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Fancy language

  1. Oct 23, 2005 #1
    Is it just me, or is everyone suddenly using fancy language again? I remember about half a year ago everyone got their hands on this and started using big words, and then it died down. But now it seems to be flaring up again.
     
  2. jcsd
  3. Oct 23, 2005 #2

    loseyourname

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    This isn't fancy language; it's technical language. It's taught to everyone in Critical Thinking or Informal Logic classes that are part of the core requirement at most US universities, so posters who were college-educated in the US should, for the most part, know what these mean.
     
  4. Oct 23, 2005 #3

    Art

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    Or perhaps you are trying to kick it off again by supplying the ref lol
     
  5. Oct 23, 2005 #4

    Tom Mattson

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    These terms have been in constant use in scientific, mathematical, and philosophical circles.
     
  6. Oct 23, 2005 #5

    GENIERE

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    Not to my knowledge.:confused:
     
  7. Oct 23, 2005 #6
    Yes but not HERE.
     
  8. Oct 23, 2005 #7

    loseyourname

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    Yes, but there are people who post here who are also involved in these circles. Critical analysis of arguments and rhetoric are a huge part of the work I've been doing for several years now and these terms are par for the course.
     
  9. Oct 23, 2005 #8

    Moonbear

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    Perhaps some folks are trying to raise the level of discussion in this forum by challenging the respondents to support their arguments and uphold the standards we have throughout the rest of PF?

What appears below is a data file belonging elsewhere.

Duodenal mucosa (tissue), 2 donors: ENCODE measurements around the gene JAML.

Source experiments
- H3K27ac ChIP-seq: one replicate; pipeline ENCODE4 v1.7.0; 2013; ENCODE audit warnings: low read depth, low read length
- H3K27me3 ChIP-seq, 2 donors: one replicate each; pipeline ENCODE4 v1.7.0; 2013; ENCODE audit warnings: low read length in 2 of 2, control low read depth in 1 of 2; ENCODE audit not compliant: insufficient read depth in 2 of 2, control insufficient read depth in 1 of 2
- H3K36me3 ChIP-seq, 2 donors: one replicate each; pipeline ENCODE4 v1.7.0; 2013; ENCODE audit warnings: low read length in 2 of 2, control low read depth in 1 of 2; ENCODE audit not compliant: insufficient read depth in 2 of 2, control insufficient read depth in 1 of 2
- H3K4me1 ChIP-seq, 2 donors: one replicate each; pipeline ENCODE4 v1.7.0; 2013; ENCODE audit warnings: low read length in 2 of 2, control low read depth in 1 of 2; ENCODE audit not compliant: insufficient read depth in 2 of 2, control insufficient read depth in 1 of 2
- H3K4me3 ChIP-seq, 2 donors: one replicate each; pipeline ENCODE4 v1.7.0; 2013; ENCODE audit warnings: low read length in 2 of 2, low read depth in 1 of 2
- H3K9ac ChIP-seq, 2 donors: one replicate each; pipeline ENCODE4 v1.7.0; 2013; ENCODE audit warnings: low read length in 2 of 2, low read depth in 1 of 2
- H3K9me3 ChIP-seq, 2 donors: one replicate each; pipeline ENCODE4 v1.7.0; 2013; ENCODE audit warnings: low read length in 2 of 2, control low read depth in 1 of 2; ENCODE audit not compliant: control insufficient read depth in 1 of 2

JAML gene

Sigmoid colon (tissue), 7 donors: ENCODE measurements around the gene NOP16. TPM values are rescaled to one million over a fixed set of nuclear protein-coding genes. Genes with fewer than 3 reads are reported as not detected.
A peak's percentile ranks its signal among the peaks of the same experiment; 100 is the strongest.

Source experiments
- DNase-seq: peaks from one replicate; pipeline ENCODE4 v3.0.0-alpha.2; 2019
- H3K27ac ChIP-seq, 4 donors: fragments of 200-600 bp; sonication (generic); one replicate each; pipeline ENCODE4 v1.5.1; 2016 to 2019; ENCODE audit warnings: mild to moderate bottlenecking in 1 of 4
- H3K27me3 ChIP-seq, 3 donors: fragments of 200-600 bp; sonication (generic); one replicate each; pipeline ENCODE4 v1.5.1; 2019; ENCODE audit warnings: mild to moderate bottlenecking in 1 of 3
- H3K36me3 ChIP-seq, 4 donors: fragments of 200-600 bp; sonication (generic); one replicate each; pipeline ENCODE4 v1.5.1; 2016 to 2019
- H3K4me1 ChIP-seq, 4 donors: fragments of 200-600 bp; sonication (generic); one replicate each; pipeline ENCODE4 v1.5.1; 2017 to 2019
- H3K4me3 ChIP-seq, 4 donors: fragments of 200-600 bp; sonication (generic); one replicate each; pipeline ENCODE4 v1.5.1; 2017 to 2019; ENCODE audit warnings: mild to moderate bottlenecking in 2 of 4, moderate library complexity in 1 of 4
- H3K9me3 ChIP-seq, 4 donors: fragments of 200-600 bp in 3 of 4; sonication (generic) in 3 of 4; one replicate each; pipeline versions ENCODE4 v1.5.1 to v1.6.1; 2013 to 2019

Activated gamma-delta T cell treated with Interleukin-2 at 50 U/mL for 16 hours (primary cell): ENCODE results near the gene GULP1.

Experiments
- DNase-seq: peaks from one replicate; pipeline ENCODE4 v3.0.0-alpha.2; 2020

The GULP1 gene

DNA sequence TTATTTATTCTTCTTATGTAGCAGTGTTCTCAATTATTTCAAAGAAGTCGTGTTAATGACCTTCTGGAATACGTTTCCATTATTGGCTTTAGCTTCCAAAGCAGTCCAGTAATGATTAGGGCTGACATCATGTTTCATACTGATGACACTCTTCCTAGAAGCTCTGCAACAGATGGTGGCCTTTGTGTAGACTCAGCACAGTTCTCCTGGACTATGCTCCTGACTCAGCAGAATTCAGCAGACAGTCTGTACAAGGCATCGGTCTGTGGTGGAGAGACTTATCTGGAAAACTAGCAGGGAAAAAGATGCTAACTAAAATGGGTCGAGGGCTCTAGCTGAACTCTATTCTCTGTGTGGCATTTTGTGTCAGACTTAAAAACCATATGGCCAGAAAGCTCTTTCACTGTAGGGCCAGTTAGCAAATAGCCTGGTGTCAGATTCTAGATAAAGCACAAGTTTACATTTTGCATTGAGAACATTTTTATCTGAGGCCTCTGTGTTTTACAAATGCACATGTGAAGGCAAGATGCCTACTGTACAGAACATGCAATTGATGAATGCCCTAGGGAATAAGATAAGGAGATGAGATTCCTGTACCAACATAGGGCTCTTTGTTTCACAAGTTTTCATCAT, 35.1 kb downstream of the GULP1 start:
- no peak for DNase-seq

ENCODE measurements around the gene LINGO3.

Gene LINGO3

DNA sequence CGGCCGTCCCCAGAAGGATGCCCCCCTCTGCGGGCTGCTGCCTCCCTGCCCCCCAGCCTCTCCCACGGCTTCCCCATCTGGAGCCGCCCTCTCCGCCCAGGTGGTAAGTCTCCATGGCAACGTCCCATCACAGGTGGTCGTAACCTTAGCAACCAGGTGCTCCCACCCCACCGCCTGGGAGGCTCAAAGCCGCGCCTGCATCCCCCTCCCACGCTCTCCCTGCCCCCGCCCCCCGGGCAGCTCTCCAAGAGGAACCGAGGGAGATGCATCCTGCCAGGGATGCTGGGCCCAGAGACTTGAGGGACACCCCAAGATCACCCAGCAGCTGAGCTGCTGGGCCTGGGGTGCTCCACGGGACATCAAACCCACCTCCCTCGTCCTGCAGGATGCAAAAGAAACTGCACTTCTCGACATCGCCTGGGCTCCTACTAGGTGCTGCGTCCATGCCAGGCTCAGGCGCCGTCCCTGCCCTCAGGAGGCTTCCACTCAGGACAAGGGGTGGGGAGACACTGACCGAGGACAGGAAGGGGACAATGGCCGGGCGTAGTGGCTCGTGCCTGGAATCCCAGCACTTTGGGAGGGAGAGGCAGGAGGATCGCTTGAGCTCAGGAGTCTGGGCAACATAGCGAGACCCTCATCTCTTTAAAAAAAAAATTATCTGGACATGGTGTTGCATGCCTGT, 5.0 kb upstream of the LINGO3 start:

10. Oct 23, 2005 #9

    Art

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    I agree that some posters do indeed appear to inebriated by the exuberance of their own vibrocity and with a mendacious leaning, resulting in a disgorgance of terminalogicalinexactitudes. :biggrin:
     
  11. Oct 23, 2005 #10

    Tom Mattson

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    Certainly not all of them are used in each of those fields, but some of them certainly are. The reason is that some faulty patterns of reasoning are so common that it has become standard just to call them by name rather than to go into a detailed rebuttal each and every time that pattern surfaces in someone's argument.
     
  12. Oct 23, 2005 #11
    Exactly! THEY MUST BE STOPPED!
    You see!? Look at this madness!
     
  13. Oct 23, 2005 #12

    Art

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    Smurf, it was only a joke :biggrin:

    I agree with you. The point of communication is to impart understanding to as wide an audience as possible and so if people decide to test their newly acquired vocabularies gleaned from a philosophy course they are taking they are clearly not going to communicate effectively with a substantial proportion of the other posters here.